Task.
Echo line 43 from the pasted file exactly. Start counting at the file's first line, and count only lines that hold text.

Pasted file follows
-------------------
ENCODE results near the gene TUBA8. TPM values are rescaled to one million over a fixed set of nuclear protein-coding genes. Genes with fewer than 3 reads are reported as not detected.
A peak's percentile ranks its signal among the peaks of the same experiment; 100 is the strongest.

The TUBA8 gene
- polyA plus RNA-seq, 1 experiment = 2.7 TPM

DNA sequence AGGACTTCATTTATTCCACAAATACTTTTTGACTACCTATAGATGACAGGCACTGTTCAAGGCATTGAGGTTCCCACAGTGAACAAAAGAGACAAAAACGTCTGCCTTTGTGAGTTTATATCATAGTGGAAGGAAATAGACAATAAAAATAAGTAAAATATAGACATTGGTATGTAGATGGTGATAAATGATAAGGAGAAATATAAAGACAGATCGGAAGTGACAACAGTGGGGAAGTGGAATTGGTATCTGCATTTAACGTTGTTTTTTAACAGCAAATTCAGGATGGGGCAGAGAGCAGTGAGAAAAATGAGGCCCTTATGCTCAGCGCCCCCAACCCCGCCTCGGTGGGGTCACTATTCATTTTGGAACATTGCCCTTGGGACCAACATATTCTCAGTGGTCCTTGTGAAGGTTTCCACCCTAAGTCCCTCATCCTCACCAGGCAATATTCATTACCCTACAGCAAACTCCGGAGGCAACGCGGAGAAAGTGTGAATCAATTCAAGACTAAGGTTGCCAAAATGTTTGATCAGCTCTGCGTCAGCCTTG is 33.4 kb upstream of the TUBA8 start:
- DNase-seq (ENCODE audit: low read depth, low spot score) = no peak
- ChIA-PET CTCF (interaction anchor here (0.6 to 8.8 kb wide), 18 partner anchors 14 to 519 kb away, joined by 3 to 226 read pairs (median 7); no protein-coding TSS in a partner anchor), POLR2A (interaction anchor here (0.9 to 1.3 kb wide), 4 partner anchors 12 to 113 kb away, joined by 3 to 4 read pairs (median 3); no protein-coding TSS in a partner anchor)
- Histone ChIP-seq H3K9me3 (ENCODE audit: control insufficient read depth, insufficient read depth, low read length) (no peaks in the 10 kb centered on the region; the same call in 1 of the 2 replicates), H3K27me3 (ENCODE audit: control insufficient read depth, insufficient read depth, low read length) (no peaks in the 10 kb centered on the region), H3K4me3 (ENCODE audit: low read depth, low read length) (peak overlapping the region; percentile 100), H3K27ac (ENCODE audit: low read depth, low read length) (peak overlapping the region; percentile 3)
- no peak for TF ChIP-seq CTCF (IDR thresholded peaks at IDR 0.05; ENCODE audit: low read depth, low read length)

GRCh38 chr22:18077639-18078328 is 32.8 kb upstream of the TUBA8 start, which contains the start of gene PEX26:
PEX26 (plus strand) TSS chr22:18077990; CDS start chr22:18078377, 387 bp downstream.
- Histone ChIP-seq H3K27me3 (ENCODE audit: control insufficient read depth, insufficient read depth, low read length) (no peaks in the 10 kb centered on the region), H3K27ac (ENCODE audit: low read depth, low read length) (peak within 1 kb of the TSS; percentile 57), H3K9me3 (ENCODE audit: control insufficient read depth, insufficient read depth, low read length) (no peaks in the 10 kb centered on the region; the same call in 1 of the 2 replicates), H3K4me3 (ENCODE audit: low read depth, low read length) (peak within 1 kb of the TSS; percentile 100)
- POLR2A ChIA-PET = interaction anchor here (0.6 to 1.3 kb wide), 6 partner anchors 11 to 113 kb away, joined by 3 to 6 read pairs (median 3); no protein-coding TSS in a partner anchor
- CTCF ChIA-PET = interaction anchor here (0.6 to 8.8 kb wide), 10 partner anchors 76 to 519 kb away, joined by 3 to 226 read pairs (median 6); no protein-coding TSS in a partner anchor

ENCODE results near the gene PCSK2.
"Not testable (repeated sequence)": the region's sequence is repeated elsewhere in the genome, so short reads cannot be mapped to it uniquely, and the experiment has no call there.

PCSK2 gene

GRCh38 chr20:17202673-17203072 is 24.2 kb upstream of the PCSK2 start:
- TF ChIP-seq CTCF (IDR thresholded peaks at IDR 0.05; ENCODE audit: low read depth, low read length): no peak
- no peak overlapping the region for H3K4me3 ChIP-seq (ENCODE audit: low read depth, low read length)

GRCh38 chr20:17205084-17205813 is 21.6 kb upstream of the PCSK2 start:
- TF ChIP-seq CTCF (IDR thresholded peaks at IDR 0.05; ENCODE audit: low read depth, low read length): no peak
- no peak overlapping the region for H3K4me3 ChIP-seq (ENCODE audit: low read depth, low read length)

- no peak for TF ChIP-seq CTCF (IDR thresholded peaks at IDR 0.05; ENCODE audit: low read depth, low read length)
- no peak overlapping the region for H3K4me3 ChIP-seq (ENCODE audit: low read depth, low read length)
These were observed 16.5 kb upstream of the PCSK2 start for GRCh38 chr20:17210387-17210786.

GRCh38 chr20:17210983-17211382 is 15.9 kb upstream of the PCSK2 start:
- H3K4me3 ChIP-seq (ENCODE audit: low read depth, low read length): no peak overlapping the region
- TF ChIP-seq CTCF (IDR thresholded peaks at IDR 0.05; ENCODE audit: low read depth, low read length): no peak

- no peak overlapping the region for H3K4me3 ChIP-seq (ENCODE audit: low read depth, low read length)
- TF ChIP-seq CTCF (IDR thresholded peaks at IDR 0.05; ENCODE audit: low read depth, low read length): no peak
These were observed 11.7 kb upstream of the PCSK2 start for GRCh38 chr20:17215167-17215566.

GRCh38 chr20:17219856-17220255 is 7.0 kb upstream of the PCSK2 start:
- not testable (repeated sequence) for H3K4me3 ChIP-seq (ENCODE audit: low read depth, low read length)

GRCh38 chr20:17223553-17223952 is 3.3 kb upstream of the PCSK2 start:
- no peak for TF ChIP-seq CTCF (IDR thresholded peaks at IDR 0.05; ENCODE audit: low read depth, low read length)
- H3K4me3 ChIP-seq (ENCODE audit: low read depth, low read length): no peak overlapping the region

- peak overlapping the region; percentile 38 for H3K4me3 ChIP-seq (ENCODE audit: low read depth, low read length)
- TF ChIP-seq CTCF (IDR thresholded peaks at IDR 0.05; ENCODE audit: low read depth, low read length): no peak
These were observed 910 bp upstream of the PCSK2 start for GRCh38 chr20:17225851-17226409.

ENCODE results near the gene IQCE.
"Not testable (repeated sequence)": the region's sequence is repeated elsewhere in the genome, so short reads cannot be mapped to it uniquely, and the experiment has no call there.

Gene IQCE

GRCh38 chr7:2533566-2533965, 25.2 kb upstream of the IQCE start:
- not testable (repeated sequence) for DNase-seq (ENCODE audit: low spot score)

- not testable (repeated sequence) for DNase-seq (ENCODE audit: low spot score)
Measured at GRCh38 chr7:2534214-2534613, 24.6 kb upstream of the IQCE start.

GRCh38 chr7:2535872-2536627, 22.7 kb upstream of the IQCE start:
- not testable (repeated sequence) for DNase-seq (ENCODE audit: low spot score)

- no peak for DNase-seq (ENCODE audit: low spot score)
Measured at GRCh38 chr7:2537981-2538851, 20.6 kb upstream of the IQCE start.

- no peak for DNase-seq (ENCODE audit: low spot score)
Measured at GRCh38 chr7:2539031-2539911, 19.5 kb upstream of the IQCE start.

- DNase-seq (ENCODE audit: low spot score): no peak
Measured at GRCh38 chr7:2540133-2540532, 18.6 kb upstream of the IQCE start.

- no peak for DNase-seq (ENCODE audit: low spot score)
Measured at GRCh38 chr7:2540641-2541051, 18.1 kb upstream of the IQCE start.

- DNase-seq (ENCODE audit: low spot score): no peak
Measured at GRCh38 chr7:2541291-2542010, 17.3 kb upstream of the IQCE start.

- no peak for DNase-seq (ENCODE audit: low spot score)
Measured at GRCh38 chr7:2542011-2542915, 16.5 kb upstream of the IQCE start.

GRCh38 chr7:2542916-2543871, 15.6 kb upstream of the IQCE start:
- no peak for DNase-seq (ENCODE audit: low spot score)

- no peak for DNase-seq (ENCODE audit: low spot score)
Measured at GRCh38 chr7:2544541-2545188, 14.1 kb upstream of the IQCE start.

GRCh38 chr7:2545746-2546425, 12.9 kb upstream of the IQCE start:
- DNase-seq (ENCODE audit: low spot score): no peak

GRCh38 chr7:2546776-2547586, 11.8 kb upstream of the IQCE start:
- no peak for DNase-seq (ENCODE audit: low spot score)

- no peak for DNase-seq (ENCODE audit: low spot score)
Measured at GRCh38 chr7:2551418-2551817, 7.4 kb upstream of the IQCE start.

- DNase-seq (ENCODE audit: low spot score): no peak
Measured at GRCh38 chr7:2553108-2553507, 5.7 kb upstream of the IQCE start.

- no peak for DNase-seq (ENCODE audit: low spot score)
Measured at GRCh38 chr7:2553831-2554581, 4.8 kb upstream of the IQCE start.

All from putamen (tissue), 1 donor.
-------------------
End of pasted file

Gene IQCE